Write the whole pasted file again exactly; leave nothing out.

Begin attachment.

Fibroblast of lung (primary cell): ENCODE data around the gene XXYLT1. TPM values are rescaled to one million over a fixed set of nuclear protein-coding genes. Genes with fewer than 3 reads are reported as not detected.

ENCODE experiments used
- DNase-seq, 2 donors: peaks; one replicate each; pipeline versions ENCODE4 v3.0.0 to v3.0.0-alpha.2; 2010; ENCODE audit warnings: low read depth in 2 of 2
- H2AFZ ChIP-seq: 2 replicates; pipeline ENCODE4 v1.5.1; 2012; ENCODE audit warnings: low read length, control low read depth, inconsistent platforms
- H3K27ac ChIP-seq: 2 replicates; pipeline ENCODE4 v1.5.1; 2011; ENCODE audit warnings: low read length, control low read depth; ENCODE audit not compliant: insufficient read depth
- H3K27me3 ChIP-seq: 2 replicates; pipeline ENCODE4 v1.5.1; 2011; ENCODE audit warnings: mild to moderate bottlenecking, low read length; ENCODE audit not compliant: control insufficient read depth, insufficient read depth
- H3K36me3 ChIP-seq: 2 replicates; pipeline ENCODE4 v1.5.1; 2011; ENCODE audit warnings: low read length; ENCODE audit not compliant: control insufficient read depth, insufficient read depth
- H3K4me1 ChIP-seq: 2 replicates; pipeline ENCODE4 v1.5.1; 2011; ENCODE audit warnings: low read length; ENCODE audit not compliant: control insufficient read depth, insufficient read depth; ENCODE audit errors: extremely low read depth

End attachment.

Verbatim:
Fibroblast of lung (primary cell): ENCODE data around the gene XXYLT1. TPM values are rescaled to one million over a fixed set of nuclear protein-coding genes. Genes with fewer than 3 reads are reported as not detected.

ENCODE experiments used
- DNase-seq, 2 donors: peaks; one replicate each; pipeline versions ENCODE4 v3.0.0 to v3.0.0-alpha.2; 2010; ENCODE audit warnings: low read depth in 2 of 2
- H2AFZ ChIP-seq: 2 replicates; pipeline ENCODE4 v1.5.1; 2012; ENCODE audit warnings: low read length, control low read depth, inconsistent platforms
- H3K27ac ChIP-seq: 2 replicates; pipeline ENCODE4 v1.5.1; 2011; ENCODE audit warnings: low read length, control low read depth; ENCODE audit not compliant: insufficient read depth
- H3K27me3 ChIP-seq: 2 replicates; pipeline ENCODE4 v1.5.1; 2011; ENCODE audit warnings: mild to moderate bottlenecking, low read length; ENCODE audit not compliant: control insufficient read depth, insufficient read depth
- H3K36me3 ChIP-seq: 2 replicates; pipeline ENCODE4 v1.5.1; 2011; ENCODE audit warnings: low read length; ENCODE audit not compliant: control insufficient read depth, insufficient read depth
- H3K4me1 ChIP-seq: 2 replicates; pipeline ENCODE4 v1.5.1; 2011; ENCODE audit warnings: low read length; ENCODE audit not compliant: control insufficient read depth, insufficient read depth; ENCODE audit errors: extremely low read depth